Just as Ronald Reagan ran strong on national defense in the 1984 election (including strong public skepticism of the value of arms-control agreements with the Soviets) and then proceeded in his second term to push forward negotiations with Moscow, Obama seems to have been trying to signal that right now, he is in “campaign mode”—and that he will return to “statesman mode” should he be reelected.
This is what makes the response of the Romney campaign, particularly the open letter released earlier this week, troubling. The United States remains the world’s preeminent power, but it is not a global hegemon. Advancing U.S. interest requires the ability to compromise and prioritize. One can certainly criticize where the Obama administration has chosen to compromise and what it has chosen to prioritize—but to suggest that Mitt Romney, if elected president, would somehow have the power to avoid making choices and trade-offs, or that every time an American preference is not upheld, it is due solely to the weakness or fecklessness of the president, is disingenuous. On defense, a president Romney would still have to decide where to make budget cuts and how to reshape U.S. military forces to best defend American interests within the realities of a constrained fiscal environment. Very quickly, he too would have to shift from “campaign mode” to “statesman mode”—with all the ambiguities and shades of gray that come with such a change.
It would also be quite naive for the Romney campaign not to acknowledge that domestic politics do play a role in our foreign-policy choices. His advisors may lambast the weakening of the embargo against Cuba, for instance—but it bears remembering that Republican senators from agricultural states who have wanted to expand markets for American farmers have joined with liberal Democrats in loosening the strictures of economic sanctions against Havana.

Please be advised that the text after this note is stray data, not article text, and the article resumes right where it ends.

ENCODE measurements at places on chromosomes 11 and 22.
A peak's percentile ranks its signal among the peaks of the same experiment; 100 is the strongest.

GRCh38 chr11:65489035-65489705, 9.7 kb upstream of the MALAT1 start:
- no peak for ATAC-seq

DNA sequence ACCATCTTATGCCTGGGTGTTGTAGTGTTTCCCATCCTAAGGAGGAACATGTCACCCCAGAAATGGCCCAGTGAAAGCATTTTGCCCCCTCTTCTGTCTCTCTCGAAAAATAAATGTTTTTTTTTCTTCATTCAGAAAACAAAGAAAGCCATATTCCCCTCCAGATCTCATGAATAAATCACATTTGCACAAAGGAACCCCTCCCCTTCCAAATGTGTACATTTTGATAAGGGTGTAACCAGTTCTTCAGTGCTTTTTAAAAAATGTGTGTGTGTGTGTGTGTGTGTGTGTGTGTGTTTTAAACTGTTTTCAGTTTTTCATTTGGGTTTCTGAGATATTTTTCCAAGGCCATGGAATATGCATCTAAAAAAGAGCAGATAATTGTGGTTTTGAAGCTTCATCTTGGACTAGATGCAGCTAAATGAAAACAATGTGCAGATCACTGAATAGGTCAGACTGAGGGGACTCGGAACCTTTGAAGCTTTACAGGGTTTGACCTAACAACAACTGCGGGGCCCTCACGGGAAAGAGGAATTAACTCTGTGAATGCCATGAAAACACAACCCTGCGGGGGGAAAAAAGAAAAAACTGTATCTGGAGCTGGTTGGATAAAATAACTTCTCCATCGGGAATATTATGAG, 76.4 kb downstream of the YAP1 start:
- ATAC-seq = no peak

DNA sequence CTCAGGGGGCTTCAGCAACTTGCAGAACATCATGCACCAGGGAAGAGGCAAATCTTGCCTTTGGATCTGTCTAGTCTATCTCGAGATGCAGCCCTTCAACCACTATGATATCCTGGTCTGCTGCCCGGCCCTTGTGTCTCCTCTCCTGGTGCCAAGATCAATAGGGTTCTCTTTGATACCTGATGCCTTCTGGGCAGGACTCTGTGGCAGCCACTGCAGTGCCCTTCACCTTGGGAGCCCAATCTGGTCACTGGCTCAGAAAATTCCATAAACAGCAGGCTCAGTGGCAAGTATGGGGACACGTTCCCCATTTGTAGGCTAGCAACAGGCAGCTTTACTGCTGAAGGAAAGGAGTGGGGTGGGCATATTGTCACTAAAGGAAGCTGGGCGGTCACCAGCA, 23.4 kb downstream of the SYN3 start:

From the campaign trail, it is easy to speak in absolutes. But campaign promises don’t always translate into effective policies. This election demands a serious, and long-overdue, debate over the role America should play in the world—and what burdens it is prepared to assume to maintain its global leadership. But the electorate doesn’t have a clear picture as to who the “real” Obama or Romney is—and the country’s interests are certainly not served if both candidates view their foreign- and defense-policy positions articulated on the trail as nothing more than an Etch A Sketch drawing that can be shaken up and replaced prior to Inauguration Day 2013.
Nikolas K. Gvosdev, a senior editor at The National Interest, is a professor of national-security studies at the U.S. Naval War College. The views expressed are entirely his own.